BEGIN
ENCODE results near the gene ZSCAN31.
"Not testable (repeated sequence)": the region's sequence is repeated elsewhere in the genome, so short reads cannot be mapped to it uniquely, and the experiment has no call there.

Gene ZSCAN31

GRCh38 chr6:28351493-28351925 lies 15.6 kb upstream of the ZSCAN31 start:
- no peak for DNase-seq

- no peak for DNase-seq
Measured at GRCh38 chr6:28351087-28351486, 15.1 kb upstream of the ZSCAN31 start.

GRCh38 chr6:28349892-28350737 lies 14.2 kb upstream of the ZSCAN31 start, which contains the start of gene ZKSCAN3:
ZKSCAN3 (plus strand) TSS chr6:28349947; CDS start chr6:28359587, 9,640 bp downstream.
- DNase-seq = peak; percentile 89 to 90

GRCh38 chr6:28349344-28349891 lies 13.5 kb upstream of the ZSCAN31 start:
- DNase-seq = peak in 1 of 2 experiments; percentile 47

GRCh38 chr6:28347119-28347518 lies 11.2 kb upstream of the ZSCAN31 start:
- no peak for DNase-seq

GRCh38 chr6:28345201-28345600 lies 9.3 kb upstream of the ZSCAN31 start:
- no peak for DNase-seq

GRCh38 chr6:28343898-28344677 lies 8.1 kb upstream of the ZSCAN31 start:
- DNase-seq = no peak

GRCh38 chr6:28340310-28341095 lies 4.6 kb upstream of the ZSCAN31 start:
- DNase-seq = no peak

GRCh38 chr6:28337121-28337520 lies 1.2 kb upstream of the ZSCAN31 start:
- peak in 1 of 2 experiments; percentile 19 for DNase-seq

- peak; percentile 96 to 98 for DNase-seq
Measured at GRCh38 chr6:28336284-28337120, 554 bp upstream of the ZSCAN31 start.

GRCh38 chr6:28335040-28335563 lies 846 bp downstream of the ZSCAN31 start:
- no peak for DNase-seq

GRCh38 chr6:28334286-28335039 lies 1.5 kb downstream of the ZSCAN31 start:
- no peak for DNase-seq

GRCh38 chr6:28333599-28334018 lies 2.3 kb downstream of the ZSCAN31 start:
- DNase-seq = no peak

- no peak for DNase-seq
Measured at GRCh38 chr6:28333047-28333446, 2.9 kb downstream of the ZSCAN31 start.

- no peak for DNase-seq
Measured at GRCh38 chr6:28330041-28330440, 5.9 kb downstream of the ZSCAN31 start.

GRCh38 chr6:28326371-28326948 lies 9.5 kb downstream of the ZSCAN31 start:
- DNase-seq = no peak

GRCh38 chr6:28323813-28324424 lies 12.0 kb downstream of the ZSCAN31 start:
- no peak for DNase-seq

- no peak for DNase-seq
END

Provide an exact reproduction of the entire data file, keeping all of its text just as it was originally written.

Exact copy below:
ENCODE results near the gene ZSCAN31.
"Not testable (repeated sequence)": the region's sequence is repeated elsewhere in the genome, so short reads cannot be mapped to it uniquely, and the experiment has no call there.

Gene ZSCAN31

GRCh38 chr6:28351493-28351925 lies 15.6 kb upstream of the ZSCAN31 start:
- no peak for DNase-seq

- no peak for DNase-seq
Measured at GRCh38 chr6:28351087-28351486, 15.1 kb upstream of the ZSCAN31 start.

GRCh38 chr6:28349892-28350737 lies 14.2 kb upstream of the ZSCAN31 start, which contains the start of gene ZKSCAN3:
ZKSCAN3 (plus strand) TSS chr6:28349947; CDS start chr6:28359587, 9,640 bp downstream.
- DNase-seq = peak; percentile 89 to 90

GRCh38 chr6:28349344-28349891 lies 13.5 kb upstream of the ZSCAN31 start:
- DNase-seq = peak in 1 of 2 experiments; percentile 47

GRCh38 chr6:28347119-28347518 lies 11.2 kb upstream of the ZSCAN31 start:
- no peak for DNase-seq

GRCh38 chr6:28345201-28345600 lies 9.3 kb upstream of the ZSCAN31 start:
- no peak for DNase-seq

GRCh38 chr6:28343898-28344677 lies 8.1 kb upstream of the ZSCAN31 start:
- DNase-seq = no peak

GRCh38 chr6:28340310-28341095 lies 4.6 kb upstream of the ZSCAN31 start:
- DNase-seq = no peak

GRCh38 chr6:28337121-28337520 lies 1.2 kb upstream of the ZSCAN31 start:
- peak in 1 of 2 experiments; percentile 19 for DNase-seq

- peak; percentile 96 to 98 for DNase-seq
Measured at GRCh38 chr6:28336284-28337120, 554 bp upstream of the ZSCAN31 start.

GRCh38 chr6:28335040-28335563 lies 846 bp downstream of the ZSCAN31 start:
- no peak for DNase-seq

GRCh38 chr6:28334286-28335039 lies 1.5 kb downstream of the ZSCAN31 start:
- no peak for DNase-seq

GRCh38 chr6:28333599-28334018 lies 2.3 kb downstream of the ZSCAN31 start:
- DNase-seq = no peak

- no peak for DNase-seq
Measured at GRCh38 chr6:28333047-28333446, 2.9 kb downstream of the ZSCAN31 start.

- no peak for DNase-seq
Measured at GRCh38 chr6:28330041-28330440, 5.9 kb downstream of the ZSCAN31 start.

GRCh38 chr6:28326371-28326948 lies 9.5 kb downstream of the ZSCAN31 start:
- DNase-seq = no peak

GRCh38 chr6:28323813-28324424 lies 12.0 kb downstream of the ZSCAN31 start:
- no peak for DNase-seq

- no peak for DNase-seq